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Public Health Advances in Cervical Cancer Prevention

More than 30 years of epidemiologic research by DCEG investigators has helped to establish the central causal role of carcinogenic genotypes of human papillomavirus (HPV) in the development of virtually all cases of cervical cancer. NCI’s natural history studies have shown that it is persistent HPV infection, and not the infection itself, that increases the risk of developing cervical cancer. This finding led to the creation and adoption of screening and clinical management guidelines by numerous organizations: the American Cancer Society, ASCCP, the Association of Clinical Obstetricians and Gynecologists, and the World Health Organization.  

Primary Prevention through HPV Vaccination

NCI scientists invented the virus-like particle technology that enabled the development of HPV vaccines to prevent infection and resultant cancer. An NCI-sponsored Phase III clinical trial to evaluate the efficacy of a vaccine against HPV types 16 and 18 showed near-complete protection against new infections and precancerous lesions. As a result, the U.S. strategy for the prevention of cervical cancer has been transformed from reliance on untargeted, frequent, and lifelong repetition of Pap smears to a combination of vaccination and targeted HPV-based screening.  

Learn more about DCEG research on HPV and other infectious agents.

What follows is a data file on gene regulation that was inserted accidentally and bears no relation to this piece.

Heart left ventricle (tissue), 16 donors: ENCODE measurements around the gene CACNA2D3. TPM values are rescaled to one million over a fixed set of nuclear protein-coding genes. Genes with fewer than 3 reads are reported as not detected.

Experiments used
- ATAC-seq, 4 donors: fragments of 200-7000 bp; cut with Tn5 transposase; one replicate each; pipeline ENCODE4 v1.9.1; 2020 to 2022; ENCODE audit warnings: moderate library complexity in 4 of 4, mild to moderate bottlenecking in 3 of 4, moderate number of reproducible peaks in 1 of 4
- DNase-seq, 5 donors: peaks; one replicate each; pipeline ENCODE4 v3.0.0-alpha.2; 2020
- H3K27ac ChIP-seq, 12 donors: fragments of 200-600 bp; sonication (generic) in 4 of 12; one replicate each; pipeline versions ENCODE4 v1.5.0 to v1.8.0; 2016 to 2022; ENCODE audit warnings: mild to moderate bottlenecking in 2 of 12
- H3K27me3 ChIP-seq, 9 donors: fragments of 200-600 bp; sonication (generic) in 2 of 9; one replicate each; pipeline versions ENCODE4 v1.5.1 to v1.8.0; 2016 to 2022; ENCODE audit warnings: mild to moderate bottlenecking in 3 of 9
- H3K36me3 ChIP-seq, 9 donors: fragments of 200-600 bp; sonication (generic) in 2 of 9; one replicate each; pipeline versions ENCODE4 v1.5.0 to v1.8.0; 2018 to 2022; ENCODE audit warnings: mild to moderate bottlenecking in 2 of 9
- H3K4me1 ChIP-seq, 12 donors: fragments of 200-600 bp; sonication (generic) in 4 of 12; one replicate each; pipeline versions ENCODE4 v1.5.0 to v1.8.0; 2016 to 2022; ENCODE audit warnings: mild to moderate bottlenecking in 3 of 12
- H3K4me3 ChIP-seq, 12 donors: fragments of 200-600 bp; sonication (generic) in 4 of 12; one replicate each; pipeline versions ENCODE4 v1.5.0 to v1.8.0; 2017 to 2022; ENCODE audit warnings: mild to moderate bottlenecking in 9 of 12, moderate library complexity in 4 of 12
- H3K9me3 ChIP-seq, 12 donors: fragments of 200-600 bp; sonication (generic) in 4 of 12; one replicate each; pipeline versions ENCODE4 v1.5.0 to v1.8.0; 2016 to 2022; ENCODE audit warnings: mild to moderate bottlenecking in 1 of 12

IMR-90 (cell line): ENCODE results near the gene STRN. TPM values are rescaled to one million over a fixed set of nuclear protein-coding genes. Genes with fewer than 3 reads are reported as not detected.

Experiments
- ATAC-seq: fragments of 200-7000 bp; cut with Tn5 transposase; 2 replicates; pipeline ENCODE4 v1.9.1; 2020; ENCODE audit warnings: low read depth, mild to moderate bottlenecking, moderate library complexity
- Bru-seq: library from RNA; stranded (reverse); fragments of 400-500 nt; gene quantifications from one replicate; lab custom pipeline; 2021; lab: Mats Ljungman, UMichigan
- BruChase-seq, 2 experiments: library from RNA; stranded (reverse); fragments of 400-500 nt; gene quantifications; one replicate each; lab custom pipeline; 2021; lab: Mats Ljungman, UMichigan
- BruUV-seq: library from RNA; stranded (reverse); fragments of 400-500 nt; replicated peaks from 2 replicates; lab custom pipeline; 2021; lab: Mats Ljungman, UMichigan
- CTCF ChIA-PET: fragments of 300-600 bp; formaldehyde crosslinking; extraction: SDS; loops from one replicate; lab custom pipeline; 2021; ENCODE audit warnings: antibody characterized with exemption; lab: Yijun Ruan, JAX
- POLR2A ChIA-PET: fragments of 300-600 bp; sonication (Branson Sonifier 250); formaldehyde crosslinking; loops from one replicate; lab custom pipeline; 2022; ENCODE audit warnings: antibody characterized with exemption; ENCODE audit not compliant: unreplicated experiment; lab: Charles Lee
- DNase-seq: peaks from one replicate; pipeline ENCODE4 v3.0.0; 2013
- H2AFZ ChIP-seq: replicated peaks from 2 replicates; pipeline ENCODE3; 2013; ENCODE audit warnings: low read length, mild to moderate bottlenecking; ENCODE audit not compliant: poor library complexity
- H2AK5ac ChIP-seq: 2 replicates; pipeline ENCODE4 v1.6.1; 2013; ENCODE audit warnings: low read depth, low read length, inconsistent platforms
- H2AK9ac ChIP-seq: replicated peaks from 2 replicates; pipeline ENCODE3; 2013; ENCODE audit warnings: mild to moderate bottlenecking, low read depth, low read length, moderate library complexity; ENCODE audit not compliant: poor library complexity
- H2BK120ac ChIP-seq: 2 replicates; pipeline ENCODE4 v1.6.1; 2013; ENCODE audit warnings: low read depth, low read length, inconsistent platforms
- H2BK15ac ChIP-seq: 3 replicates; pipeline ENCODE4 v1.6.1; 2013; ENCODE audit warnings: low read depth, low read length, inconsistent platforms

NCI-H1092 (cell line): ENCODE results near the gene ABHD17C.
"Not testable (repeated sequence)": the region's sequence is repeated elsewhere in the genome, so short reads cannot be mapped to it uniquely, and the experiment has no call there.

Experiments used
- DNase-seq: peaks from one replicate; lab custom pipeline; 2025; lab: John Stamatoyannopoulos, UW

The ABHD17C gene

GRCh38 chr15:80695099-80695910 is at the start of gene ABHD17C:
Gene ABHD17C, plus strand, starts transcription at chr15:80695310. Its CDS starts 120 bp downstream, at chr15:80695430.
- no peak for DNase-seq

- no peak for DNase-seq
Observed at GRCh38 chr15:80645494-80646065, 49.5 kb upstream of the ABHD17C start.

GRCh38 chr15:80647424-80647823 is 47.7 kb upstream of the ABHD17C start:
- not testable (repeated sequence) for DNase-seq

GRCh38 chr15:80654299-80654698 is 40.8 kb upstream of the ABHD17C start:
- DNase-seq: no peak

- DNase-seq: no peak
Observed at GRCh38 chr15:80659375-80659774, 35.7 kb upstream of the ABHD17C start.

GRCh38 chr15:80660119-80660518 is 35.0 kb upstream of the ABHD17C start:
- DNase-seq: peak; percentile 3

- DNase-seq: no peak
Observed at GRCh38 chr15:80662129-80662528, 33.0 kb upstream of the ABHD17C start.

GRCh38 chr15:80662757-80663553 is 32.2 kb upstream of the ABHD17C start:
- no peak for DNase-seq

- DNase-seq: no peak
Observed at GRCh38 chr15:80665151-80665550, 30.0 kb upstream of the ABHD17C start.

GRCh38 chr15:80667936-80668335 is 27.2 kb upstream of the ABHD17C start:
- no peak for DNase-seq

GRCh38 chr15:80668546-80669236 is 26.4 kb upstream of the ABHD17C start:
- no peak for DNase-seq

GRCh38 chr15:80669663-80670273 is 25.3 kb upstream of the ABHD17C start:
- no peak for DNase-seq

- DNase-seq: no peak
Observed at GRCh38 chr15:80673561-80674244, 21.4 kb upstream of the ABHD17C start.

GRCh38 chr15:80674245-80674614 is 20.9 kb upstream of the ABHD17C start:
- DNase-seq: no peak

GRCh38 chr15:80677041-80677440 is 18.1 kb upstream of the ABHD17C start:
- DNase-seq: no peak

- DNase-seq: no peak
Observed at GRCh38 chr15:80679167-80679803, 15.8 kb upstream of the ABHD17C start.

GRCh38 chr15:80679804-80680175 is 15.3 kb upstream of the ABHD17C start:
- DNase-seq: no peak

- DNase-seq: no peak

Secondary Prevention through Screening and Clinical Management

DCEG investigators developed and validated HPV DNA testing that directly assays the causal virus. Now in widespread use in the U.S., the test provides greater accuracy than ambiguous Pap tests and has led to improved clinical management strategies, with lengthened screening intervals.

In 2020-2021, new guidelines for screening and clinical management of cervical precancer from the American Cancer Society, a U.S. consensus committee, and the World Health Organization, are based on research by DCEG investigators.

The 2019 ASCCP Risk-Based Management Consensus Guidelines are presented in a series of eight papers in the Journal of Lower Genital Tract Diseases and are available free on the web and as a downloadable application for smartphones.

These guidelines utilize a risk-based approach and focus on HPV testing for primary screening. Paired with vaccination against HPV, they support the global effort to accelerate cervical cancer control.